San Francisco's experience underscores the impact that civic engagement can have on democracy—if done right. Grassroots groups organized around a unifying issue and saw political change happen as a result. In that, they also pulled into focus the limits of our federal political system to address large-scale, national issues in a responsive way.

Of course, San Francisco isn't perfect, and localities themselves may at times be ill-suited for effectively governing technologies that span borders and states. But they can act as vital starting points for fueling national momentum. At a minimum, this sort of local work makes clear the public's desire to have a seat at the table when discussing complex issues. (Just recall that recent polling shows that residents of California support laws that require public discourse and votes by lawmakers before the government attempts to use surveillance technology.)

And it's not just San Francisco. We're seeing instances of more participatory processes inside city halls all across the country.

Consider the Office of Community Wealth Building in Richmond, Virginia, which provides opportunities for community members living in poverty to participate in Richmond's city government. The OCWB has also convened four focus groups with community-based organizations and has extended an open invitation for community members to participate in listening sessions every Friday afternoon. Citizen input, then, is woven throughout the process. Other local governments could pursue a similar strategy—one that informs the public on tech-policy issues, engages in broader dialogue, and applies citizens' feedback.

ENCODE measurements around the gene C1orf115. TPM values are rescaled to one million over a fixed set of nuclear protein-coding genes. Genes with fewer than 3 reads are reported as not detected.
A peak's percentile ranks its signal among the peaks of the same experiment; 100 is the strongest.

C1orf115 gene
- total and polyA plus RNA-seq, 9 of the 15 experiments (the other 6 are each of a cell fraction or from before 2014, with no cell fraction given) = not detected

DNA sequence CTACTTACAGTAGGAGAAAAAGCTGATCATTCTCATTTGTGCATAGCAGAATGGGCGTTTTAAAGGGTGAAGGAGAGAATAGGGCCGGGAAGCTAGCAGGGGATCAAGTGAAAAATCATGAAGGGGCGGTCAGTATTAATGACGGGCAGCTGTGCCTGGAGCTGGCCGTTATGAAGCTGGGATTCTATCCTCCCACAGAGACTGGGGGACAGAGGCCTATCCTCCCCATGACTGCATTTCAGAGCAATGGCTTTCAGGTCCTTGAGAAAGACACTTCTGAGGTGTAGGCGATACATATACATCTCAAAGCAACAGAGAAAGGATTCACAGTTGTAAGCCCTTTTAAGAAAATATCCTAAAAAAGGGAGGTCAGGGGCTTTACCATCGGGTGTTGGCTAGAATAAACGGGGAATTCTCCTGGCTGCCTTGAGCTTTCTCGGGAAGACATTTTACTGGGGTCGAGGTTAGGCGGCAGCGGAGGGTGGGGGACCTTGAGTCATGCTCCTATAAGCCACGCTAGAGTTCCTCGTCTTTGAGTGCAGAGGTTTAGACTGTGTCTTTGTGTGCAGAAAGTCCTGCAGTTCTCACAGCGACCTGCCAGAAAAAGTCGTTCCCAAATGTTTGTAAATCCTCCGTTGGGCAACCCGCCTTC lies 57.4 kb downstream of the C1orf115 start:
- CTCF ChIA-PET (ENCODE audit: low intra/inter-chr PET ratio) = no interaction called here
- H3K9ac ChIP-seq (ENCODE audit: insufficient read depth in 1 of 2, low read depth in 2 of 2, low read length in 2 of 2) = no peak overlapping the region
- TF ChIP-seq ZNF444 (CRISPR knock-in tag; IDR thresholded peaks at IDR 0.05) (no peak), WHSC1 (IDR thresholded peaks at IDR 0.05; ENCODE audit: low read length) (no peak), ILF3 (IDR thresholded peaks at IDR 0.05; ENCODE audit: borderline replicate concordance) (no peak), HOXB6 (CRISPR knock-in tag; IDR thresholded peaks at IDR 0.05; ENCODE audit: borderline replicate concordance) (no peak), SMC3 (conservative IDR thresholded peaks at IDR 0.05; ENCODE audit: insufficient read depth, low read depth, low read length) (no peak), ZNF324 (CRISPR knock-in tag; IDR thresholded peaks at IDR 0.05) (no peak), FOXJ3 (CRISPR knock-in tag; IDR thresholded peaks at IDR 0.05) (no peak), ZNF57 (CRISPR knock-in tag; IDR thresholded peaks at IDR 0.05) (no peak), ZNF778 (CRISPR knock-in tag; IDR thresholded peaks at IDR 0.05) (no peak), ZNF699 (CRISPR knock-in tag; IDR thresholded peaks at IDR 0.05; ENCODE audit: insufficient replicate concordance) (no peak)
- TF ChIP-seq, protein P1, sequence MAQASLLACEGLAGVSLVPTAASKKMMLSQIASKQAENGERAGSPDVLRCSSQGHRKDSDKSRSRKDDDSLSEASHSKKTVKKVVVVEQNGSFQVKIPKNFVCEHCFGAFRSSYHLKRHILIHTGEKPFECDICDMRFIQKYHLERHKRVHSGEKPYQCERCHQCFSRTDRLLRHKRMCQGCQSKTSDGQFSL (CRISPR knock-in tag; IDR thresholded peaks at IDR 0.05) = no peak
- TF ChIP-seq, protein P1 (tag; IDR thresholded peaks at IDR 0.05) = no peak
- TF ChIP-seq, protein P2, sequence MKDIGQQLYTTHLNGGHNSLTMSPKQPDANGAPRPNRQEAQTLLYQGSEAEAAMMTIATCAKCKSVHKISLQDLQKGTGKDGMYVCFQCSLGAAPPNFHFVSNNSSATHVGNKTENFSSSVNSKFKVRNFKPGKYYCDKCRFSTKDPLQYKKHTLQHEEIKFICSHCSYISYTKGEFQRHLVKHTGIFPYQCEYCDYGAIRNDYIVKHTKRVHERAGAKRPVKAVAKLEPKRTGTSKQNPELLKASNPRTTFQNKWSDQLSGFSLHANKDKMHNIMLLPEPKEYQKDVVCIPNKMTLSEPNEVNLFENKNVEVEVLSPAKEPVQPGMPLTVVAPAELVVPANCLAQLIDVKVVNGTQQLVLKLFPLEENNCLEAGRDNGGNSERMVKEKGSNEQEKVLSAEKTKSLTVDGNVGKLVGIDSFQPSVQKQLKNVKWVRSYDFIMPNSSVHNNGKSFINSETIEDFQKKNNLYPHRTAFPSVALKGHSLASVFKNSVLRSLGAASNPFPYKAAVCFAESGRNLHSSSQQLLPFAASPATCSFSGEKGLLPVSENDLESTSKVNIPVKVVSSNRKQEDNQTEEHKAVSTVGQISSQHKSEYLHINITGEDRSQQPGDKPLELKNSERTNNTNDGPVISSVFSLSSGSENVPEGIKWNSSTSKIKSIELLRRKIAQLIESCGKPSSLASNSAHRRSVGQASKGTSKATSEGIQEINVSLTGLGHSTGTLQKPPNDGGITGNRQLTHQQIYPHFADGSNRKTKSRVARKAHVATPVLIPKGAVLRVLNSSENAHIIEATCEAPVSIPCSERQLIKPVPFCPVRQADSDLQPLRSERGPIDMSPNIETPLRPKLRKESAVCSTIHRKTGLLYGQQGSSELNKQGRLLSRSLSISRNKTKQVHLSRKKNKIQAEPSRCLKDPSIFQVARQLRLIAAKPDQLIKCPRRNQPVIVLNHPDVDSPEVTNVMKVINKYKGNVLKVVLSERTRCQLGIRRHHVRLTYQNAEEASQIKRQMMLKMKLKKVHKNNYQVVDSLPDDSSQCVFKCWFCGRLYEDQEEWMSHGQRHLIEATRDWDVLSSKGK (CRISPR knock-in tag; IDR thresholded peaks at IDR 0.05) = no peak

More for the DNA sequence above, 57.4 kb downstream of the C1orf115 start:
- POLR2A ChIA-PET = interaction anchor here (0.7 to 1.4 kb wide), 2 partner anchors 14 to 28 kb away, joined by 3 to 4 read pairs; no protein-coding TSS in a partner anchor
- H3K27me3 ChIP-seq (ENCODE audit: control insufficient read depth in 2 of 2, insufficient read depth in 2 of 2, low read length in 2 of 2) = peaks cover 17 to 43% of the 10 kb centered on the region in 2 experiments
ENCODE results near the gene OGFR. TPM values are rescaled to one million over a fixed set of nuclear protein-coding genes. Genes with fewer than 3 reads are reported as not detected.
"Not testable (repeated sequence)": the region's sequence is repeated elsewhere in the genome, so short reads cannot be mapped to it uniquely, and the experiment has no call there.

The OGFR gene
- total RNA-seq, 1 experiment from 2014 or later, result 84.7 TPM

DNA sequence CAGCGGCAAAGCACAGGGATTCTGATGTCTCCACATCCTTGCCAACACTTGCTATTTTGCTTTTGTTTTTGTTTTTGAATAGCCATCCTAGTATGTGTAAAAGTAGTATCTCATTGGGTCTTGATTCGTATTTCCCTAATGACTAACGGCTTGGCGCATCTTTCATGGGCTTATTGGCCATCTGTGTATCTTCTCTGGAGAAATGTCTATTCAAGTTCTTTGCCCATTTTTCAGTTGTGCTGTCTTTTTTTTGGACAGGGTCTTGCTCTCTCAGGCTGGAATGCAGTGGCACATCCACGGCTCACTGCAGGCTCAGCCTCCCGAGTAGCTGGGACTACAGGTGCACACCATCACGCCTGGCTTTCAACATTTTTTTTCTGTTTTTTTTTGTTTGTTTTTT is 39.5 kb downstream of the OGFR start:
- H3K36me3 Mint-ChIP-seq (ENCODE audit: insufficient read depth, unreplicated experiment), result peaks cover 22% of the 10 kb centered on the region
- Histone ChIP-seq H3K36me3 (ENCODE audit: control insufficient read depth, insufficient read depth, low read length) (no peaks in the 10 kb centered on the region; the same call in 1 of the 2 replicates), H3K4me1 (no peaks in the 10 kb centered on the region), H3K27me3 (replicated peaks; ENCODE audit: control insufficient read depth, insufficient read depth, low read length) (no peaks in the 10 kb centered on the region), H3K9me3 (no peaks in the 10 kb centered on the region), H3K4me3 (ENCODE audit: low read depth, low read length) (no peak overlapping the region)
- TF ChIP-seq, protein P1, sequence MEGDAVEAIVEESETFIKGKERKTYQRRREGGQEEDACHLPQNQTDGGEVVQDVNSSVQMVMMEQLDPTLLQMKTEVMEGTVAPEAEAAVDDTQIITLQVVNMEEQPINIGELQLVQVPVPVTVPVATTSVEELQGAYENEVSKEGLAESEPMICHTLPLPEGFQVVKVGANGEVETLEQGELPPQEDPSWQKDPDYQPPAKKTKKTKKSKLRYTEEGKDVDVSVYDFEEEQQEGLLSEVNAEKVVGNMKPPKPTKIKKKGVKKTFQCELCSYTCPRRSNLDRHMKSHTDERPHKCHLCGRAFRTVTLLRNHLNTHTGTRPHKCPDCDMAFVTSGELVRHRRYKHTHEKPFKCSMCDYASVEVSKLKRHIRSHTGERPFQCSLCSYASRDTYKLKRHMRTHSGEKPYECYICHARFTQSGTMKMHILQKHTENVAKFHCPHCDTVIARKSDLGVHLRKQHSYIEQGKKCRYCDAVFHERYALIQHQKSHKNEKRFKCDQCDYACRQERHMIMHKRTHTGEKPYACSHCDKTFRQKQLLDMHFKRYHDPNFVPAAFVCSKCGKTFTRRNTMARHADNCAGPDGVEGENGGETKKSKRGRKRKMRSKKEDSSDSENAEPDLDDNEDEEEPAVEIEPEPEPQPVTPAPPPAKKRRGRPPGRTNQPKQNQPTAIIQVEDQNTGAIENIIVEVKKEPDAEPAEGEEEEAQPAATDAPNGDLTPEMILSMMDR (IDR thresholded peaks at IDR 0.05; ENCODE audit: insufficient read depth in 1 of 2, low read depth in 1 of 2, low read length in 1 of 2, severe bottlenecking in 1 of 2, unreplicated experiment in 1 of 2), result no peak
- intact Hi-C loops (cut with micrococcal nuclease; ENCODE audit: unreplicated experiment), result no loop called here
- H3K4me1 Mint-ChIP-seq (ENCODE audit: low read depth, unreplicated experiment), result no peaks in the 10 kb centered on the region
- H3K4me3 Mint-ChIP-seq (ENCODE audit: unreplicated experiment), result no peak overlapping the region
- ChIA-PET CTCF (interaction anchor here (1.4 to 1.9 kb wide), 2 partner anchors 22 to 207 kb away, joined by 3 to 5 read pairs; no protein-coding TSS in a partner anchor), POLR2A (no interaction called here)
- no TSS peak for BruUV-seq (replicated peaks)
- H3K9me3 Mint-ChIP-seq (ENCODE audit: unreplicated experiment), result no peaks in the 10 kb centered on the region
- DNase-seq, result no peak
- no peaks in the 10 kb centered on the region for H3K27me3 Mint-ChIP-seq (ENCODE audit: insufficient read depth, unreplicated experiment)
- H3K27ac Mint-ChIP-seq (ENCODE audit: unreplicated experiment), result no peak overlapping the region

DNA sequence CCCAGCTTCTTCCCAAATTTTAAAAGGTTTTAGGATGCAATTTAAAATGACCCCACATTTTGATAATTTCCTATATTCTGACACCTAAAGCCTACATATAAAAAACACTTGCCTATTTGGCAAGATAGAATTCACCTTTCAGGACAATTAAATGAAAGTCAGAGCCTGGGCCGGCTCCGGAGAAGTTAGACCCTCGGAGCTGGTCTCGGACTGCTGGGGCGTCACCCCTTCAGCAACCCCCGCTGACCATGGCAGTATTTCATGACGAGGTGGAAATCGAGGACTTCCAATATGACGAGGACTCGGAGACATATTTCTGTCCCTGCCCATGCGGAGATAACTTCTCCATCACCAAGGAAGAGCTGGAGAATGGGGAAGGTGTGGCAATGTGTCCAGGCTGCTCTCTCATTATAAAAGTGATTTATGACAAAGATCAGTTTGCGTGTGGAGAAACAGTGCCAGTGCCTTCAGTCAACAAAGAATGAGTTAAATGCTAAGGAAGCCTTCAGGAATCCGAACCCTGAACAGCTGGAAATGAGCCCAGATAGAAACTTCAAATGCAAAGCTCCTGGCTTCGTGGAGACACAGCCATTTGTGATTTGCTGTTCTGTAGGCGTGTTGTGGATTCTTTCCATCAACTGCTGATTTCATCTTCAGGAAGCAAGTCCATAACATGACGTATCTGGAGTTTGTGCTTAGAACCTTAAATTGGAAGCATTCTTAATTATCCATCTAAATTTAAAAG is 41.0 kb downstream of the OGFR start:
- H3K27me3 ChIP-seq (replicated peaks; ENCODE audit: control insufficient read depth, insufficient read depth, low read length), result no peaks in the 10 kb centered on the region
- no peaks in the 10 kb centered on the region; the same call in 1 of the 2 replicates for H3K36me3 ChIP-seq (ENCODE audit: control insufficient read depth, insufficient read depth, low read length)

Another model of local process innovation is the Philadelphia Participatory Design Lab, a Knight Foundation cities challenge winner. As part of the Philadelphia mayor's office, the lab partners with key government agencies to engage residents through design-thinking—a method largely developed by the technology community that aims to keep "users" in mind. While working with Philadelphia's Office of Homeless Service, the lab's goal has been to "employ service design methods to improve the experiences of the public when interacting with the OHS centralized intake system."

As one example, the office decided to change a policy requiring people to give up their food during the intake process because residents found it demoralizing. When applied to the challenges around new technology, this kind of design-thinking could be used to more concretely engage communities and plan around obstacles before they happen.

Change is afoot beyond city halls too. There are cutting-edge civic tech organizations thinking about how to stitch user feedback directly into using technology as a means for empowering people. For instance, the Center for Technology and Civic Life provides an easily accessible toolkit, designed in consultation with local county offices around the country, for election administrators on the ground to leverage technology to facilitate voting.

How to make government more responsive to the people it serves is a question that policymakers have long been grappling with; new technology offers us yet another opportunity to experiment with how best to answer that question. There's no doubt that this work will be difficult—the very "invisible" nature of, say, biased algorithmic decision-making makes the policy implications seem, at times, overwhelming.

And yet, at this political moment of mistrust and misinformation, our response shouldn't be to shut out democratic forms of engagement. Rather, it's incumbent that we be creative and re-imagine how to bring people into this work. It may take trial and error to figure out how to do this effectively, but the costs of not doing so are too great to risk.

This story originally appeared in New America's digital magazine, New America Weekly, a Pacific Standard partner site. Sign up to get New America Weekly delivered to your inbox, and follow @NewAmerica on Twitter.